Each year, a different area of employment has been featured at the panel. This year’s panel centered around careers in the field of public health, which Bingham indicated was primarily based around student interest. “Many current students are interested in the field of public health, and a science-related topic dovetailed nicely with the science for the 21st century initiatives on campus,” she wrote.

This panel featured Vassar graduates from varying areas within the field of public health. Dr. Eve Slater ’67 was the first female chief resident in Medicine at Massachusetts General Hospital, and served as Assistant Secretary for Health in 2001. Ethan Nguyen ’06 earned an Masters in Public Health from the University of Pennsylvania and is the current Director of Research and Innovation at the University. Katrina Mateo ’10 worked in the Harlem Health Promotion Center and is now a Research Coordinator at the New York University Langone Medical Center.

The panel itself started with an introduction by Professor of Chemistry Joseph Tanski, who explained that many students interested in sciences at Vassar go on to pursue careers in Public Health. “There certainly are students taking chemistry courses who plan to pursue careers in Public Health, as undergraduate science courses in biology, chemistry, physics and math provide the foundation for further study and work in the field of Public Health,” he noted.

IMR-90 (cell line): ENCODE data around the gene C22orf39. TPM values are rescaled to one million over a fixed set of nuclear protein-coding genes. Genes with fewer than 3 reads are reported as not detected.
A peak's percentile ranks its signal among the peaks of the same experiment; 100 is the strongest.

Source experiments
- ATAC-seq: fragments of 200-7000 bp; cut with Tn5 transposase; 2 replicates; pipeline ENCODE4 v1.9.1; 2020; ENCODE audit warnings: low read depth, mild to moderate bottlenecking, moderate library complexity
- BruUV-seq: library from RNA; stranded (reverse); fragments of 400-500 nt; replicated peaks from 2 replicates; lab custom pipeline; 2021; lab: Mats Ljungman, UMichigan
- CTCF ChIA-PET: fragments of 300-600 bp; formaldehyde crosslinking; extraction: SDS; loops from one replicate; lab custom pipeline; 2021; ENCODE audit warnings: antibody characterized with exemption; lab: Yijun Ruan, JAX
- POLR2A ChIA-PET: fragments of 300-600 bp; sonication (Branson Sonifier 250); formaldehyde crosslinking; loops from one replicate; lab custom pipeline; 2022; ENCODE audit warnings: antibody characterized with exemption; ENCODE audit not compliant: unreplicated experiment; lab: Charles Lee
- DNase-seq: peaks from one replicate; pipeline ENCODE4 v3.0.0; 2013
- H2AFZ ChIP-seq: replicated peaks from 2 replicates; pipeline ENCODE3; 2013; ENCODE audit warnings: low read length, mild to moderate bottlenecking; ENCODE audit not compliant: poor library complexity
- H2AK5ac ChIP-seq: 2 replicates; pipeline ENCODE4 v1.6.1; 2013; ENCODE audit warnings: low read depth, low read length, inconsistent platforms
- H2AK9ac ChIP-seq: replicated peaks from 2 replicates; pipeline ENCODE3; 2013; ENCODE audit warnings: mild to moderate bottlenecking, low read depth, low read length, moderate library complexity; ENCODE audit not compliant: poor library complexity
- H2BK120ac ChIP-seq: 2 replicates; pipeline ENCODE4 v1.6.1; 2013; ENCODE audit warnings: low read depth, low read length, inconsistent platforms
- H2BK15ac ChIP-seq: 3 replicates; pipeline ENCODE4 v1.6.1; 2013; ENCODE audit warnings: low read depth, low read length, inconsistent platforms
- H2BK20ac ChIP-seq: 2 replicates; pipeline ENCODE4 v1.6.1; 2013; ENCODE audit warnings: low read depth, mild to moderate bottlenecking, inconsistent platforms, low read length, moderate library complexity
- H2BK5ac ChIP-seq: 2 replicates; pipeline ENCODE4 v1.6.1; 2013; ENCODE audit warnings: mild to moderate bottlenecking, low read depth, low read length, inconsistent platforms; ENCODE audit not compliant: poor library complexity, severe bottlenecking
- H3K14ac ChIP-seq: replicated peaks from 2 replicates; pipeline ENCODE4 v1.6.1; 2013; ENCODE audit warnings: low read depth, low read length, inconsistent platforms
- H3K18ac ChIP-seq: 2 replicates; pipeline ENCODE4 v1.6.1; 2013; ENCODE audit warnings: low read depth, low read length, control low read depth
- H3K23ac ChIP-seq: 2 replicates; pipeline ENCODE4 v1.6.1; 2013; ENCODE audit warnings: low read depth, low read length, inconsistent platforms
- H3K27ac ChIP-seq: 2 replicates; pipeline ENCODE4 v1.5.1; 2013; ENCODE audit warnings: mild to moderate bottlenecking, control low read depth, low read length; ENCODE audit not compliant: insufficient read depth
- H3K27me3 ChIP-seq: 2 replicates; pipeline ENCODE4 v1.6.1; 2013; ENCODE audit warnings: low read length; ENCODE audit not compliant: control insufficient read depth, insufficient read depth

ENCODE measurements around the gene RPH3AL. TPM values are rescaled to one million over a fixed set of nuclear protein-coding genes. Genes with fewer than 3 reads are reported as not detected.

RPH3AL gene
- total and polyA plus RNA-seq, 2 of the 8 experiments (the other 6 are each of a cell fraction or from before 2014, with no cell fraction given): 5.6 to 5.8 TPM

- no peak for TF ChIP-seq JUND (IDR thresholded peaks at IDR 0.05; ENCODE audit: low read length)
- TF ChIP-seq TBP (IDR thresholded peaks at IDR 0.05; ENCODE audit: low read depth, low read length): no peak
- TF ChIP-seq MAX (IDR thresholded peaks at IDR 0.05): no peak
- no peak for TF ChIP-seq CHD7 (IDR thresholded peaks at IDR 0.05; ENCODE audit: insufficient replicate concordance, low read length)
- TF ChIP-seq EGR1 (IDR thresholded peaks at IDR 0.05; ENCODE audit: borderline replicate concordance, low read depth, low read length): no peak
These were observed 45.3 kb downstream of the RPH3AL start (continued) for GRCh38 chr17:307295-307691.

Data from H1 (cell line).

Each panelist gave a brief introduction to their interests and careers, and then talked about their time at Vassar. Slater recalled having a good experience at Vassar, but acknowledged that what a student does after they graduate is crucial. “Everyone tells you college is the best four years of your life; in some ways it should be, but you also need to think about what you’ll do after you graduate, how you’ll find your niche and what contributions you’ll make,” she said. “I’ve had a wonderful career and I owe much of it to my experience at Vassar.”

Nguyen echoed Slater’s sentiments about Vassar’s positive influences on post-graduate life. “My time at Vassar was extraordinary,” he explained. “At Vassar, first and foremost you’re allowed to think critically…and then you look at the bigger picture.”

The panelists presented a brief summary of the work and education they had done since graduating. Dr. Slater immediately went on to medical school and after working in research and with the government, one of her main responsibilities is volunteering at a clinic for patients without insurance.